HOOVER, Ala. -- After LSU thoroughly dominated college football's secondary positions last year (How many schools can you name can equal LSU's feat of having one cornerback finish as a Heisman Trophy finalist and another finish as the Thorpe Award winner in the same season?), the NFL did a thorough job of raiding the Tigers' DB cupboard.
The Tigers lost three defensive backs to the NFL draft's first four rounds, including Thorpe Award winner Morris Claiborne in the first round to the Dallas Cowboys. To make it complete, the Tampa Bay Buccaneers hired away position coach Ron Cooper to coach the same position.
So where does this leave the Tigers' secondary? Depleted? Rebuilding? On life support?
None of the above, it would seem.
"It's 'DBU,' " free safety Eric Reid said Wednesday at SEC media days. "That's what we break (DB position huddles) with."
That's Defensive Back University, a bold self-proclaimed title LSU secondary members give to the group. And it's not just an ode to Tigers of the past. There is plenty of reason to suspect that, despite the attrition to the NFL, plus the loss of three reserve underclassmen who transferred to others school, the beat will go on this year.
Much of it starts with Reid, a hard-hitting and cerebral free safety who is also a returning second-team All-American many project to be a first-round draft pick at the end of this, his junior season. And, of course, there is the Heisman Trophy finalist, cornerback Tyrann Mathieu, also a junior, who will again be a prime candidate for national awards (he won the Bednarik Award in 2011).
Also back is Tharold Simon, who became a rising star as the team's third cornerback last season.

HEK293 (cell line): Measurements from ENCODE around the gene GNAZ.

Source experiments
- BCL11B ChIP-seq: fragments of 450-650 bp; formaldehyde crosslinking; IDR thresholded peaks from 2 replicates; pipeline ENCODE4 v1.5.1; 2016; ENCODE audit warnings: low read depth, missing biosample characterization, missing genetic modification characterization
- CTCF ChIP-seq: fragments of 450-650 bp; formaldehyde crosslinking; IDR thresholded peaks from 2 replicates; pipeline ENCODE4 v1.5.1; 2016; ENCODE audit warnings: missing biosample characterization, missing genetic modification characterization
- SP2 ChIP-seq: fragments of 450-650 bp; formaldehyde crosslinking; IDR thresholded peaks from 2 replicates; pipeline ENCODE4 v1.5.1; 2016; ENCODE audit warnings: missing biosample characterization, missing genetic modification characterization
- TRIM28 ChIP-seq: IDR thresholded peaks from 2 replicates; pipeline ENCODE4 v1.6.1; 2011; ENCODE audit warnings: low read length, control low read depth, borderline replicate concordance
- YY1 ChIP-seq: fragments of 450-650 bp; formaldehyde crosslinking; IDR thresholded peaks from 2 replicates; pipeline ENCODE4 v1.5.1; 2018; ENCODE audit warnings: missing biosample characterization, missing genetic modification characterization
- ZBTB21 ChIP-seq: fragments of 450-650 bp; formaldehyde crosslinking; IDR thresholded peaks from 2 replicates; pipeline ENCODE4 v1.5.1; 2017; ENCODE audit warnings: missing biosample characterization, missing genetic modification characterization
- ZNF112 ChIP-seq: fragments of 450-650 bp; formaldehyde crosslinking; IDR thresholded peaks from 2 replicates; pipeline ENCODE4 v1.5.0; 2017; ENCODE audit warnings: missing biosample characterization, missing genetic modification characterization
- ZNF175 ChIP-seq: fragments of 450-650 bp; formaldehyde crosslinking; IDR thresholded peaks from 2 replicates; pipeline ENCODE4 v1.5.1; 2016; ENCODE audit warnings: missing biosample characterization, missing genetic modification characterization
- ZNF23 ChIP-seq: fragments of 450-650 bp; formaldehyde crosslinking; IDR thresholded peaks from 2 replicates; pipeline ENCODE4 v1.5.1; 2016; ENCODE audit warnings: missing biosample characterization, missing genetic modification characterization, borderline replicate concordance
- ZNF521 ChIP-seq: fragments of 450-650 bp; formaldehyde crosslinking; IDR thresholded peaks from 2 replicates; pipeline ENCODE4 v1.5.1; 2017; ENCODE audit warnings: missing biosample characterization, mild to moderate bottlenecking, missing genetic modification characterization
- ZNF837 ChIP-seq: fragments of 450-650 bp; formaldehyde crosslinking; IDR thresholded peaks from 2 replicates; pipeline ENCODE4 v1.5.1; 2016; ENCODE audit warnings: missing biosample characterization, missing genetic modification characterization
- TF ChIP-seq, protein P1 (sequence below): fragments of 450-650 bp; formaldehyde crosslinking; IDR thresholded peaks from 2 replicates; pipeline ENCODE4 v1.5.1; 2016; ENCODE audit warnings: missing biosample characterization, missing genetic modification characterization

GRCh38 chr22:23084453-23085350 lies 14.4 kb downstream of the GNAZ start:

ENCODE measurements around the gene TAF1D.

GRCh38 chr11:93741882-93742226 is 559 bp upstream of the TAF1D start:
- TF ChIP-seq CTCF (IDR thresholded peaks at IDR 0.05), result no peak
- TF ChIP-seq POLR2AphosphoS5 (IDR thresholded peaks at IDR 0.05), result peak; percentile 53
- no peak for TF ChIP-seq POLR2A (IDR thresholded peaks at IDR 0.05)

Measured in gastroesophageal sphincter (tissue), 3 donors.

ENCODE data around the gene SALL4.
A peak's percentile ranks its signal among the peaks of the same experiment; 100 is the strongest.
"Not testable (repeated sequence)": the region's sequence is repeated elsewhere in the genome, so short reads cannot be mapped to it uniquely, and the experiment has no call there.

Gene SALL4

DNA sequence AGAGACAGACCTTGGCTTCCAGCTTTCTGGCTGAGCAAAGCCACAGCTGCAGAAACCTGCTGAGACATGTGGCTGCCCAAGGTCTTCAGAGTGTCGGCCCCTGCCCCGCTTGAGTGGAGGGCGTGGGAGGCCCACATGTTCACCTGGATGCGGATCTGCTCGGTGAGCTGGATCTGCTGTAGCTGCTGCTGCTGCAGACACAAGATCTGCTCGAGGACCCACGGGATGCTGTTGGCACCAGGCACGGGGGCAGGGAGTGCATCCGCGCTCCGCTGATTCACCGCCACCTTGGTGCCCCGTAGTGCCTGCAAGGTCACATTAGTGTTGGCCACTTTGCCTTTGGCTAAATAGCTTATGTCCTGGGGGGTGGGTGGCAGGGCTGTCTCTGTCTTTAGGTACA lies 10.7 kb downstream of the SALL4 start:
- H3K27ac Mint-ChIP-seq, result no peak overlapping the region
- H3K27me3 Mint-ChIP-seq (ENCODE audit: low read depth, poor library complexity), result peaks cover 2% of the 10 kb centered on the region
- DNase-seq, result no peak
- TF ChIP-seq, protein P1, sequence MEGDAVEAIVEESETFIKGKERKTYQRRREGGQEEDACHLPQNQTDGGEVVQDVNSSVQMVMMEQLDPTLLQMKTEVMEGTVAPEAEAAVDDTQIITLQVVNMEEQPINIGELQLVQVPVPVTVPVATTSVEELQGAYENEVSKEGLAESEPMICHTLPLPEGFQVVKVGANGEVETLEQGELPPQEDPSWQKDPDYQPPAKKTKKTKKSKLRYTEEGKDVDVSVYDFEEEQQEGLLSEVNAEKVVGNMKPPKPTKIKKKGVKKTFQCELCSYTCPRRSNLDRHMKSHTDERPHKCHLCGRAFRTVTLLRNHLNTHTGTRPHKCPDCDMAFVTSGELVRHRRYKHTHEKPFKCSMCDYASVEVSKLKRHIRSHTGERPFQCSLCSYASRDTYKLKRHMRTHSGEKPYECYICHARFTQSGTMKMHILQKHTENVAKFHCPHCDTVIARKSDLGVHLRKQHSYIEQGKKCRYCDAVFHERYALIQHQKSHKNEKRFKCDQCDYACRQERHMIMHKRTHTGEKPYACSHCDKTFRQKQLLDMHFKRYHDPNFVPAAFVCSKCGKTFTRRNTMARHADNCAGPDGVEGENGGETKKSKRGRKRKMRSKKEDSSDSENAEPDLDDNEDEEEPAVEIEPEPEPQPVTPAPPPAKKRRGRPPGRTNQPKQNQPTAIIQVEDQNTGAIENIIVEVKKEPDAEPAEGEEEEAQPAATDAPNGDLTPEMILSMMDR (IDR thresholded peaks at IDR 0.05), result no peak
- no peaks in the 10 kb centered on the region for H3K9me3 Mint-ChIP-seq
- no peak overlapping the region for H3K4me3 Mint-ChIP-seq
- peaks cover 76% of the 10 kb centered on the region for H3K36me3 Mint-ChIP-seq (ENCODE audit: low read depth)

"I think we'll have a secondary that'll be as talented as any," head coach Les Miles said Wednesday.
So, the beat goes on. But how long can LSU's secondary keep this up?
In the last six years, the Tigers have had nine defensive backs selected in the NFL draft including three in the first round. Seven Tiger defensive backs make a first-team all-American squad in the last eight years.
The trend is even better lately. LSU has won the last two Thorpe Awards (Patrick Peterson in 2010 and Claiborne in 2011) have had all-Americans in both years (Peterson in 2010 and Claiborne and Mathieu in 2011), had a Heisman Trophy Finalist (Mathieu in 2011), two first-round draft picks (Peterson in 2011 and Claiborne in 2012) and is coming off a season where three players were taking in the first four rounds of the draft (Claiborne, safety Brandon Taylor in the third round and cornerback Ron Brooks in the fourth round), the deepest secondary draft class in school history.
Reid suggested that much of the continued success despite consistent key losses is the embracing by the group of the nickname and what it takes to live up to it.
"We use it as motivation," he said. "We like to pride ourselves in being the best defensive backfield in the country and we use that to work hard. It's simple motivation. We go out everyday, we break it down as 'DBU' then we do our drills to get better."
And better they get.
While Peterson was considered the creme de la creme in recruiting circles coming out of high school, Claiborne and Mathieu were a bit more unheralded in high school and improved in LSU's ultra-competitive environment. Simon wasn't even considered a cornerback coming out of high school.
But Cooper molded them into household names. That environment is now to be nurtured by new secondary coach Corey Raymond, who inherits a difficult job Cooper made look routine -- finding young, unproven players who can quickly adapt and excel in their college roles.
Reid's confident Miles called on the right man for the job.
"They brought in another great coach for us," said Reid of Raymond who, appropriately, is a former LSU and NFL defensive back. "He came in early and told us he wanted to help us improve. That's what he's been doing."
They'll need rapid improvement from a pair of redshirt freshmen -- cornerback Jalen Collins will get the third cornerback role that Mathieu and Simon used to propel into stardom and safety Micah Eugene could be the third safety -- and they'll need for junior strong safety Craig Loston to stay healthy for the first time in his LSU career and finally live up to his lofty expectations coming out of high school.
If the youngsters play adequately, the trio of returning stars will likely be good enough to make the secondary outstanding again.
But adequate has not been good enough lately.
Not for DBU.